• Continued a decade-long resistance to irresponsible expansion of the City of Elk Grove in an effort to protect critical habitat for myriad species in the Cosumnes River corridor, including Sandhill Crane and Swainson’s hawk. Elk Grove is currently updating its General Plan and has three current Sphere of Influence Expansion Applications. A primary concern is the Kammerrer-99 SOI proposal, outside of the long-standing County Urban Services Boundary and the Regional Sustainable Communities Strategy. Habitat 2020 engagement and commentary has so far led to the decision to recirculate the Draft Environmental impact report to better address important concerns raised with the EIR’s initial analysis. The Final EIR has recently been released and great concerns for the project remain. The Local Agency Formation Commission hearing to consider approval of the project is scheduled for February.
  • Continued critical representation of the environmental community in development of the final South Sacramento Habitat Conservation Plan and Environmental Impact Report and Statement released this year, after decades of evolution. Habitat 2020 engagement was essential to this process, being the only group to review the entire public draft of the Plan and the environmental documents, over 3300 pages. The extensive commentary Habitat 2020 has provided is aimed at correcting some long standing issues that remain before certification.
  • Partnered with Friend’s of the Swainson’s Hawk to negotiate an agreement with the City of Sacramento to preserve the integrity of the Natomas Basin Habitat Conservation Plan in mitigation of their approval of the Greenbriar project.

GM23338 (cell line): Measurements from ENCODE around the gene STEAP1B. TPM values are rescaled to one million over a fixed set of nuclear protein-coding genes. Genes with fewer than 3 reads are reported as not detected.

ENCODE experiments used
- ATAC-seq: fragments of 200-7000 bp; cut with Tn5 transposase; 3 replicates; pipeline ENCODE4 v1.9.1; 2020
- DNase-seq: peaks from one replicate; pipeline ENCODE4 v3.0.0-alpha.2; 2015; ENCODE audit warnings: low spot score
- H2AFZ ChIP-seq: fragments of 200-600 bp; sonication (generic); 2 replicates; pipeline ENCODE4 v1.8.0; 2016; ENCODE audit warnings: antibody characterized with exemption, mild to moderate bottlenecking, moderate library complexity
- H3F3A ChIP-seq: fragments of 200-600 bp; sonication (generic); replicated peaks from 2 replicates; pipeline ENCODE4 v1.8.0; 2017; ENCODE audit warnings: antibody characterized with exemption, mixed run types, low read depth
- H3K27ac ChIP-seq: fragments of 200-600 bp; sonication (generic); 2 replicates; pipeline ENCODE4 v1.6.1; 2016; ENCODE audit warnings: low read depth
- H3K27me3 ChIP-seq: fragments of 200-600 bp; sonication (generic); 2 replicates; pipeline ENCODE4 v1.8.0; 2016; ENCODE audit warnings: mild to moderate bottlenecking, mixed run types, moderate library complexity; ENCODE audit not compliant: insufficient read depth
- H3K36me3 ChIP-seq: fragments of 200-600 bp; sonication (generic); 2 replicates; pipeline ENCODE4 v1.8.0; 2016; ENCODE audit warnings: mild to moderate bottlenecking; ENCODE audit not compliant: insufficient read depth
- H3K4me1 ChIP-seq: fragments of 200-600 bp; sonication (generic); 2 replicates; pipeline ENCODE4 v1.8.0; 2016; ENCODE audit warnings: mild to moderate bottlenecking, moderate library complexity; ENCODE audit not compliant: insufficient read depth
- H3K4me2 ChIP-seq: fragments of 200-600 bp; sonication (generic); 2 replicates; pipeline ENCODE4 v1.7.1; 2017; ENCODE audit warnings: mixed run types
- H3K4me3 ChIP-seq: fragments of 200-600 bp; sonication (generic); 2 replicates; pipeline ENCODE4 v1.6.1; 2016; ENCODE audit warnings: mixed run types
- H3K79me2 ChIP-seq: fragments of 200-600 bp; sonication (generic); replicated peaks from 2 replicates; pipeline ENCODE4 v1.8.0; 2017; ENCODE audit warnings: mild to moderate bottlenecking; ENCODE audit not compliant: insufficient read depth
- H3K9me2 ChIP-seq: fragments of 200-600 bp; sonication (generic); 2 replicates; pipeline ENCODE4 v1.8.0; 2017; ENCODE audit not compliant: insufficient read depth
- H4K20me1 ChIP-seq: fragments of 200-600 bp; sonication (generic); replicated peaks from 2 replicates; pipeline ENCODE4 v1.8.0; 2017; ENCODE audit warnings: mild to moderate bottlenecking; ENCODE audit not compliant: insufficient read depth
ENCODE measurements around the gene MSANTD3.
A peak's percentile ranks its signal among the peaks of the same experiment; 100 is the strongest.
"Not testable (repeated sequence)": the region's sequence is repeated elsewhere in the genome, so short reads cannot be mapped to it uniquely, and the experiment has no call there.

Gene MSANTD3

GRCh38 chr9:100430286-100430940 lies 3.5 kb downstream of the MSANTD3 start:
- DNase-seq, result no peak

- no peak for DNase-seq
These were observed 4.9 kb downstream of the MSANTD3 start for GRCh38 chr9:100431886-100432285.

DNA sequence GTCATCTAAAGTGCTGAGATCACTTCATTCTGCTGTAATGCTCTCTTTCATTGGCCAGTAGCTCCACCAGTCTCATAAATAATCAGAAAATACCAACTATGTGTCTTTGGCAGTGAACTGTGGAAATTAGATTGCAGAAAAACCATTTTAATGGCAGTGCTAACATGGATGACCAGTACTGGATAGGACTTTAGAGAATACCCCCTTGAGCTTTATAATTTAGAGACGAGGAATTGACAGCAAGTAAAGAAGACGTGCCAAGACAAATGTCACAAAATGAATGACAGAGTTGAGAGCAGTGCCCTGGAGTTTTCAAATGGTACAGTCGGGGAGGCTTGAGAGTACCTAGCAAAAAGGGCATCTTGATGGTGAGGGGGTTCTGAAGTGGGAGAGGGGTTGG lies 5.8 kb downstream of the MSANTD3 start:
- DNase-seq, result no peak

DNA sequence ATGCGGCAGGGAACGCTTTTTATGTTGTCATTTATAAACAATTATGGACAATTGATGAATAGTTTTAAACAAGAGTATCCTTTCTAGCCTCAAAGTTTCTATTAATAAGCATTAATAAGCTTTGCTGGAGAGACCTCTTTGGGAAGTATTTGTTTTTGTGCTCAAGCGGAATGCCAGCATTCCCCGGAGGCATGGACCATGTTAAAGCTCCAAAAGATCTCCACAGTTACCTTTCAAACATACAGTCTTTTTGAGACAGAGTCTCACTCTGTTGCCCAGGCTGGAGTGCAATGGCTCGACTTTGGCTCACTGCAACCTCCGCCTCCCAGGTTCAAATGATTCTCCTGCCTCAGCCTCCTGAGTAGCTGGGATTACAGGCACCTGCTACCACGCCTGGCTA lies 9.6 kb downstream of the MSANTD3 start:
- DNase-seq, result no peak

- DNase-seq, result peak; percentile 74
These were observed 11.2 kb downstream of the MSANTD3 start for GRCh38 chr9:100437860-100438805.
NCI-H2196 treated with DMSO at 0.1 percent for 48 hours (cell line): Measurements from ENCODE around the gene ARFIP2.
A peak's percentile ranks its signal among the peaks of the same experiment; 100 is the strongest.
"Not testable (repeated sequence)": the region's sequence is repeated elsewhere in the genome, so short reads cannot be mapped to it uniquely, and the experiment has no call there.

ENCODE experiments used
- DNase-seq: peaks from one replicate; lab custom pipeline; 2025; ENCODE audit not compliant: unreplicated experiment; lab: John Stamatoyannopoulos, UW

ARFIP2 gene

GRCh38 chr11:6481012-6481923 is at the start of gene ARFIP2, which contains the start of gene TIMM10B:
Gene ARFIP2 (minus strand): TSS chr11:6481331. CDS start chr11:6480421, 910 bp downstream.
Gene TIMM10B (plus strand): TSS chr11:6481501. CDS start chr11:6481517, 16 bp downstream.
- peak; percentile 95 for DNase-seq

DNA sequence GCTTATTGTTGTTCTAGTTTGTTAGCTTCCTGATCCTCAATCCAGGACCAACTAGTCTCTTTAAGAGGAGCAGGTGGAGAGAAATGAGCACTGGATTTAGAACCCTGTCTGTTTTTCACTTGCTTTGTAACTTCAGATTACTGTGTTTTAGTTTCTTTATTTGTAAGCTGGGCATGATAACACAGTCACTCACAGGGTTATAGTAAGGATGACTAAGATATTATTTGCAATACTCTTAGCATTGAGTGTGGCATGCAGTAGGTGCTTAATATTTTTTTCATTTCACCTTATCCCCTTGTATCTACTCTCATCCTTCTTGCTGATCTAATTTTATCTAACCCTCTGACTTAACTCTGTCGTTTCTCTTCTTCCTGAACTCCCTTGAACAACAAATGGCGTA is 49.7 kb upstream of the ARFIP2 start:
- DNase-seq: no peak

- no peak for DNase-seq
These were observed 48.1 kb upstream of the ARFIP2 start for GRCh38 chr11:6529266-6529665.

• Provided expert testimony to the ongoing CA WaterFix hearings concerning important terrestrial impacts posed by the proposed Delta tunnels project with H2020 partners, including Friends of Stone Lakes National Wildlife Refuge and SOSCranes.
  • Tracked initial local implementation of the Sustainable Groundwater Management Act, offering in depth commentary on the pros and cons of the Sacramento Central Groundwater Authority’s proposed Groundwater Management Plan Alternative, with the aim to outline a constructive path forward to address current deficiencies with increased public participation and oversight. We continued our active presence at the Environmental Caucus of the Water Forum, and this last year Ted Rauh of our Water Group became an alternate South Central Groundwater Committee Board member representing environmental interests.
  • H2020 Partner, SOS Cranes, continued participation in the Statewide Sandhill Crane Conservation Strategy Technical Advisory Committee in development of a plan due for release in 2018.
  • Continued participation in the Sacramento Area Council of Governments “Sounding Board” advisory committee for development of the 2020 Metropolitan transportation Plan Sustainable Communities Strategy (MTP/SCS), emphasizing the need for smart, more compact regional growth that simultaneously provides greater, more equitable access to non-auto modes of travel, and preserves natural and agricultural resources. Habitat 2020 has also offered important representation in the SB 375 target revision process currently underway at the CA Air Resources Board, with an aim to determine the most ambitious GHG reduction targets feasible for the Sacramento Region’s MTP/SCS.
  • Supported Audubon Society efforts to preserve essential Purple Martin nesting habitat in the City of Sacramento’s I St bridge replacement project.
  • Supported International Dark Sky Association recommendations to the Cities of Sacramento and West Sacramento for reducing light impacts to aquatic and terrestrial habitat on the Sacramento Riverfront.
  • Supported Folsom community residents in a campaign to develop an alternative plan for storm/waste water infrastructure improvements to minimize impacts to Hinkle Creek and its surrounding forest.
  • Coordinated broad regional stakeholder input into a robust set of recommendations for the City of Sacramento for the consideration of investment in a regional educational facility focused on the region’s unique natural resources.